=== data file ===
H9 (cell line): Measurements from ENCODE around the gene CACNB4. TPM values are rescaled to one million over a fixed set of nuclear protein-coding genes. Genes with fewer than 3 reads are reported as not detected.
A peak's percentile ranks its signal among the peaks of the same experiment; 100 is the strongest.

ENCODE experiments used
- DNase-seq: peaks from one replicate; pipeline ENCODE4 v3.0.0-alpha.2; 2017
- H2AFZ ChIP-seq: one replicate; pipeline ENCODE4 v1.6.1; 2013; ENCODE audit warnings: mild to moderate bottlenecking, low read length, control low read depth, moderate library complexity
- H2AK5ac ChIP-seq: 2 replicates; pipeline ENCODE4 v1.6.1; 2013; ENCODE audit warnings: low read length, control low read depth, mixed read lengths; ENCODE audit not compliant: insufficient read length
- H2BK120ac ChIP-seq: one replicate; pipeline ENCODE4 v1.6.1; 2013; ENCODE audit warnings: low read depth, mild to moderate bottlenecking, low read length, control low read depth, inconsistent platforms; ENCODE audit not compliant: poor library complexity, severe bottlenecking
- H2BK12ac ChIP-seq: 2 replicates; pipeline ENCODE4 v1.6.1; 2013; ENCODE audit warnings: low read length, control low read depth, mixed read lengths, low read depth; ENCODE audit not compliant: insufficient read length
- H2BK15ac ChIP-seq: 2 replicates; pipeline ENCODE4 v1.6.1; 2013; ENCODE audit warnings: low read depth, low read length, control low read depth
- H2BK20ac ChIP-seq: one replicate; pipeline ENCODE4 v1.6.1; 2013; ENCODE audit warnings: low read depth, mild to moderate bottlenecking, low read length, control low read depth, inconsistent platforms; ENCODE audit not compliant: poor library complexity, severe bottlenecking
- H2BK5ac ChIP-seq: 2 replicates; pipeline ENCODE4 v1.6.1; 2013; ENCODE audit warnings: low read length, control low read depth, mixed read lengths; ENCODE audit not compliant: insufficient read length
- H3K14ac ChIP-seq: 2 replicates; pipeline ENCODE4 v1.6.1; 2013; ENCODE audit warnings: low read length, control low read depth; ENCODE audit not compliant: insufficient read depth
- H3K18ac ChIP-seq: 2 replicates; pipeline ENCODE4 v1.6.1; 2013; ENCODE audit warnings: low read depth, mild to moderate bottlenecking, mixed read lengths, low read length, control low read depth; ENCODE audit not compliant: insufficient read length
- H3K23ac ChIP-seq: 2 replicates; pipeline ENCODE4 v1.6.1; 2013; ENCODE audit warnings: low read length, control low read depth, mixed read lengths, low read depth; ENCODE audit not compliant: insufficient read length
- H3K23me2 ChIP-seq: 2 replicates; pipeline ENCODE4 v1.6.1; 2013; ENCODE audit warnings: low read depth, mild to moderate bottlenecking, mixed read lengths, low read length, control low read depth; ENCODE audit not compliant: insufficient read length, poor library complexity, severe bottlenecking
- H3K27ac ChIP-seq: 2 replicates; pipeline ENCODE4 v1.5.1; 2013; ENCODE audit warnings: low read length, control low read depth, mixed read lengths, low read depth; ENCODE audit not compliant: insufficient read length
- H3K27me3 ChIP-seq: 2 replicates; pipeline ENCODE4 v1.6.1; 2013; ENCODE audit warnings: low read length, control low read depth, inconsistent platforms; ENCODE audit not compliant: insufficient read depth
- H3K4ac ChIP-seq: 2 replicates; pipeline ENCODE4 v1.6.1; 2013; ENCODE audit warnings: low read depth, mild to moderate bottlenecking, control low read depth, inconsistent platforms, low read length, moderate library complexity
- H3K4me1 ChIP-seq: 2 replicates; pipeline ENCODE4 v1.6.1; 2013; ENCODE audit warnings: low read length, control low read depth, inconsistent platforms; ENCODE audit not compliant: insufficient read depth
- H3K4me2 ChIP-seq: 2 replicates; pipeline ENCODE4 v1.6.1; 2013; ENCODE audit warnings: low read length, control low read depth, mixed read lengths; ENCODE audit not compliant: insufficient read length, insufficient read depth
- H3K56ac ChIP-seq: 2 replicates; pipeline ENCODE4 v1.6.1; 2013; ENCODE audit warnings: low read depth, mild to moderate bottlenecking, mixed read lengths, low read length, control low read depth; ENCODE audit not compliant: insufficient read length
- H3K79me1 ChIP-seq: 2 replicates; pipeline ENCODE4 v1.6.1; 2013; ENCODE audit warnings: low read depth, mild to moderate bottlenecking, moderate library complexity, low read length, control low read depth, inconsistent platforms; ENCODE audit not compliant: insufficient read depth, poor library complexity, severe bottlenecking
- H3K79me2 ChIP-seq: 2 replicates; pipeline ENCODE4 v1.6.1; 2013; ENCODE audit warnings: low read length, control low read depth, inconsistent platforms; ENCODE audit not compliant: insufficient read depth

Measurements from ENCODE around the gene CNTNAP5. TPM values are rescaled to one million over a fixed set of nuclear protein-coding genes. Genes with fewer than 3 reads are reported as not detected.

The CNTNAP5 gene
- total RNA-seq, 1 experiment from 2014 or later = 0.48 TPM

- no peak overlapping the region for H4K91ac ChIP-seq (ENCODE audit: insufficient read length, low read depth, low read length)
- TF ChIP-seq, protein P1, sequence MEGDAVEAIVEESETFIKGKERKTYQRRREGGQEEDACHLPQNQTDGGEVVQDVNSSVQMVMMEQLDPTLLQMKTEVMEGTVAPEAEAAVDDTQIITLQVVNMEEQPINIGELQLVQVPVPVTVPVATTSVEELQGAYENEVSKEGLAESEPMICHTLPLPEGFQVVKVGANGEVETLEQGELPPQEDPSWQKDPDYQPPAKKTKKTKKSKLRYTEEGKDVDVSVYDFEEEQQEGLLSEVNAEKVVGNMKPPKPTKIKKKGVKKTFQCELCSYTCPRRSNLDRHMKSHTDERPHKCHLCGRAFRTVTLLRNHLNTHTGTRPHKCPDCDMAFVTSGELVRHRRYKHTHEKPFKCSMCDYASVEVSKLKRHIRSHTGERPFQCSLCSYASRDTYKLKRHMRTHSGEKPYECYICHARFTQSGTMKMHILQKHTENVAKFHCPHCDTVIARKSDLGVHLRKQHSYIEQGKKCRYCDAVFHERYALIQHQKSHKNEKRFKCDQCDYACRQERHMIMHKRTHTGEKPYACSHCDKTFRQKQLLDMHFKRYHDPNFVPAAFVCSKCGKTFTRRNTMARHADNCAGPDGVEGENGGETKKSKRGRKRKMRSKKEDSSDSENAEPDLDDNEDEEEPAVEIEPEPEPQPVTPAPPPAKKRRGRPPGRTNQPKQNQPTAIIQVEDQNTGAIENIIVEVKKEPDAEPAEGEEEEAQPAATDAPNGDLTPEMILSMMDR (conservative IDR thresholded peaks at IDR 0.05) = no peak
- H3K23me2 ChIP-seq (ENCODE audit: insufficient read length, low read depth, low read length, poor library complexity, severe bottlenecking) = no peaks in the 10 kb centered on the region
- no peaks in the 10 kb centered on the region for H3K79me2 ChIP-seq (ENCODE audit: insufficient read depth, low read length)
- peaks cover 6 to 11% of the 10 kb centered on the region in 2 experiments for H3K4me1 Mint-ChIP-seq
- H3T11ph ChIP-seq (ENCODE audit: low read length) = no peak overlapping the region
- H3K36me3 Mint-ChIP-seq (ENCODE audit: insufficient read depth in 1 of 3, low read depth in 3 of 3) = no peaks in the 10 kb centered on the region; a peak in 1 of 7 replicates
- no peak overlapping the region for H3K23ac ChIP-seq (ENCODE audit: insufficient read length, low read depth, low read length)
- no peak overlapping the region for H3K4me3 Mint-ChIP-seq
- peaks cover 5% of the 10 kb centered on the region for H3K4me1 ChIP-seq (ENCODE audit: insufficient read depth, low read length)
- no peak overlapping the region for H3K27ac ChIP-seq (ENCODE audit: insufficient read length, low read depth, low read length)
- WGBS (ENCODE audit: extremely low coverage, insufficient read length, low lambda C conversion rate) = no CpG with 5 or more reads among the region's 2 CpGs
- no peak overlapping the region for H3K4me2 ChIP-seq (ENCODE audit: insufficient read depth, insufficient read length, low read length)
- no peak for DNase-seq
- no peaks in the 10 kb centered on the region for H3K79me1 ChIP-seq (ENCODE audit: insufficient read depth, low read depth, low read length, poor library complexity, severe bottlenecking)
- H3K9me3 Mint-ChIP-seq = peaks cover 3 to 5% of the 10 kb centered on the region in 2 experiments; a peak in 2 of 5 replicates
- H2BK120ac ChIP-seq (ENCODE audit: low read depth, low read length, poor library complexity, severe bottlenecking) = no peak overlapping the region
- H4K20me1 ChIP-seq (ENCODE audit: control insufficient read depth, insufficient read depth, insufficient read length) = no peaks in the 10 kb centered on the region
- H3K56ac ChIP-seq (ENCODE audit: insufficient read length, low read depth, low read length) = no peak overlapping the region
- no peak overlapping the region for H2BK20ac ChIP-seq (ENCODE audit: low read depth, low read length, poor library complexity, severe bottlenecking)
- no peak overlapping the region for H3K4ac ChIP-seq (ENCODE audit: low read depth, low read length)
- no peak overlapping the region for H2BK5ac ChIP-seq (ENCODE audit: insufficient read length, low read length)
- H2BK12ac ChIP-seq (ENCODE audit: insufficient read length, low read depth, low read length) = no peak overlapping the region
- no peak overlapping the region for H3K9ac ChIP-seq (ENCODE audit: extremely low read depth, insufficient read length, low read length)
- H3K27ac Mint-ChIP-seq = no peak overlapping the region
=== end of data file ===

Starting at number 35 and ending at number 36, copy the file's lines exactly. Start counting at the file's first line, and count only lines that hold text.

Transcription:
- no peak overlapping the region for H3K4me3 Mint-ChIP-seq
- peaks cover 5% of the 10 kb centered on the region for H3K4me1 ChIP-seq (ENCODE audit: insufficient read depth, low read length)